Books of the Month


You know, my day doesn’t seem compete if I haven’t read something. More precisely, haven’t read something from a book. A favourite type of weekend, when I worked full time, was to curl up in my comfy red chair and read for the two days. Sometimes I would finish a couple of books. I would often feel the pull of my art things, but it was so comforting to escape into a world that someone had conjured for me. I still read widely and prolifically.

I love lists and record keeping, so no surprise to know that I keep a list of books I read, alphabetically by author. In early January each year I count up the tally from the previous year, and consider what my favourites were.

So, for 2018…..I read 82 books. Not as many as 2017 (89) but more than 2016 (77).

My favourite for last year?

Adrian Walker: The last dog on Earth. It’s set in a dystopian future, which I often find very disturbing. However it was recommended by my good buddy, Janis, and she has great taste in books. I am so pleased I did. It has a humanity about it, which is often missing from novels like this. And it’s worth reading for the character of the dog, who narrates every second chapter. He is a foul mouthed wonder!

Other great reads (The links will take you to much more satisfying reviews than I am going to give you!):

Diane Ackerman: The Zookeeper’s Wife. A true story, a biography of Jan and Antonina Zabinski, Christian zookeepers in Warsaw during WW2. Another period that I try hard not to read, but find myself drawn to. I love Ackerman’s writing, and again I am glad I read it, to discover the courage of the people of Warsaw, both Jews and Gentiles. The zoo was used as a refuge and a pipeline for escaping Jews. I was fascinated to read about how the Jews who lived outside the ghetto had to learn how to be Christian. Not knowing simple greetings or to cross yourself when you went past a church could lead to denouncement. There was a support network established, and the zoo was a key part in it.

Elizabeth Gilbert: The signature of all things. I was almost put off this too. Not because of the period, but because of the author. I enjoyed “Eat, Pray, Love” but thought that this one would be in a similar style. Instead it had things I love…an intelligent woman at its centre who found her own ways to live her life, botany, evolution, the role of women in science, and Alfred Russell Wallace!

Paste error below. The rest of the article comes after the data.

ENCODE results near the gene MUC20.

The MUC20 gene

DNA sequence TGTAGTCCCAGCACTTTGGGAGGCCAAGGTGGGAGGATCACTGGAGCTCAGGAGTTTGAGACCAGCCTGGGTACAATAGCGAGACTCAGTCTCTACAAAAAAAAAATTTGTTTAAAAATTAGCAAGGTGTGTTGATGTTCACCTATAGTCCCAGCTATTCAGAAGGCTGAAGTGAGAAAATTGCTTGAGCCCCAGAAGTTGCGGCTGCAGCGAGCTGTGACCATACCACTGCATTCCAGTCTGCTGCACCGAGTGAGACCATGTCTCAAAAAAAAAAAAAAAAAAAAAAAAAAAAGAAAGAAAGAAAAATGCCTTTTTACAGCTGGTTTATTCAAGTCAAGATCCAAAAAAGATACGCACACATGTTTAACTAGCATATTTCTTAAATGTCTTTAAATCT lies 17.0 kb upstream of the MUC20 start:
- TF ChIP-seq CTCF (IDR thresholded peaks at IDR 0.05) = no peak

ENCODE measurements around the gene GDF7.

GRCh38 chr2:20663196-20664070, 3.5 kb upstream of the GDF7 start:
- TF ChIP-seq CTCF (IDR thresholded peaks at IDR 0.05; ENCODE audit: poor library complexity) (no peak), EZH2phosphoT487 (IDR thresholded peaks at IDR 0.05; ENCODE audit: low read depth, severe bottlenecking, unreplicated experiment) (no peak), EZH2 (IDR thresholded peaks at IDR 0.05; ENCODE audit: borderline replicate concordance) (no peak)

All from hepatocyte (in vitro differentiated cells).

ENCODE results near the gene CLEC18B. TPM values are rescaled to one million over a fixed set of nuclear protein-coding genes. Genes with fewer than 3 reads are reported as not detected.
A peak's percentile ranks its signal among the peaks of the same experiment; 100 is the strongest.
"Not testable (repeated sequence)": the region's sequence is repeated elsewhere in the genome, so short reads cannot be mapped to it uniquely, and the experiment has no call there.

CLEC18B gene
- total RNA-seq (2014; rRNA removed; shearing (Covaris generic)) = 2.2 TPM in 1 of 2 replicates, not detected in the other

Sophie Laguna: The Choke. Another not for the faint hearted, but beautifully written. This, from the review linked to above,  sums it up well

The Choke is a brilliant, haunting novel about a child navigating an often dark and uncaring world of male power and violence, in which grown-ups can’t be trusted and comfort can only be found in nature. This compassionate and claustrophobic vision of a child in danger and a society in trouble celebrates above all the indomitable nature of the human spirit.

And a very different read……Peter Godfrey Smith “Other minds: The octopus and the evolution of intelligent life”. Yep, fascinating research into octopus intelligence. Godfrey Smith says this in his introduction:

Cephalopods are an island of mental complexity in the sea of invertebrate animals. Because our most recent common ancestor was so simple and lieu so far back, cephalopods are an independent experiment in the evolution of large brains and complex behaviour. if we can make contact with cephalopods as sentient beings it is not because of shared history, not because of kinship, but because evolution built minds twice over. This is probably the closest we will come to meeting an intelligent alien.

His italics, my bolding. He makes a fascinating case for octopus and, to a lesser extent cuttlefish, being another line in the evolution of intelligence.

2019 is off to a flying start. I have already read books that have delighted me.

Mohsin Hamid: “Exit West”. Another distopian future, but this time Hamid gives us solutions that celebrate our humanity and connection.

Bill Hayes: “Insomniac city: New York, Oliver and me” A beautifully written tribute to his lover Oliver Sacks. But it is as much a love story to New York too, and the wonderful, quirky people Hayes meets in his wanderings. This may end up as my favourite for the year.

Olivia Laing: “The trip to Echo Spring”. Laing has made an art form of musing in print, and she does this beautifully as she muses on the lives of F. Scott Fitzgerald, Raymond Carver, Tennessee Williams, Ernest Hemmingway, John Cheever and John Berryman, looking at the impact that their alcoholism had on their lives and writing. The Guardian article in the link above rightly says the book is “part literary criticism, part biography, part travelogue, part memoir”. Another book to read for the insights and the beautiful writing.

Min Jin Lee: “Pachinko”. A family saga. Intriguingly the family is Korean, who migrate to Japan in the 1930s. It is a fascinating look into life for Koreans who live in Japan, because they are never allowed to assimilate into Japanese life. ‘Zainichi’, the term for Japanese Koreans, means ‘foreign resident staying in Japan’. Min Jin Lee refers to Japan as “a beloved stepmother who refuses to love you”. The women are strong and determined to support their families. Woven through are issues of shame and honour, fate and suffering. Which makes it sound very gloomy. It’s not, but it is an eyeopener.

So, I hope you can find something there that you might like to read. What suggestions would you make for me?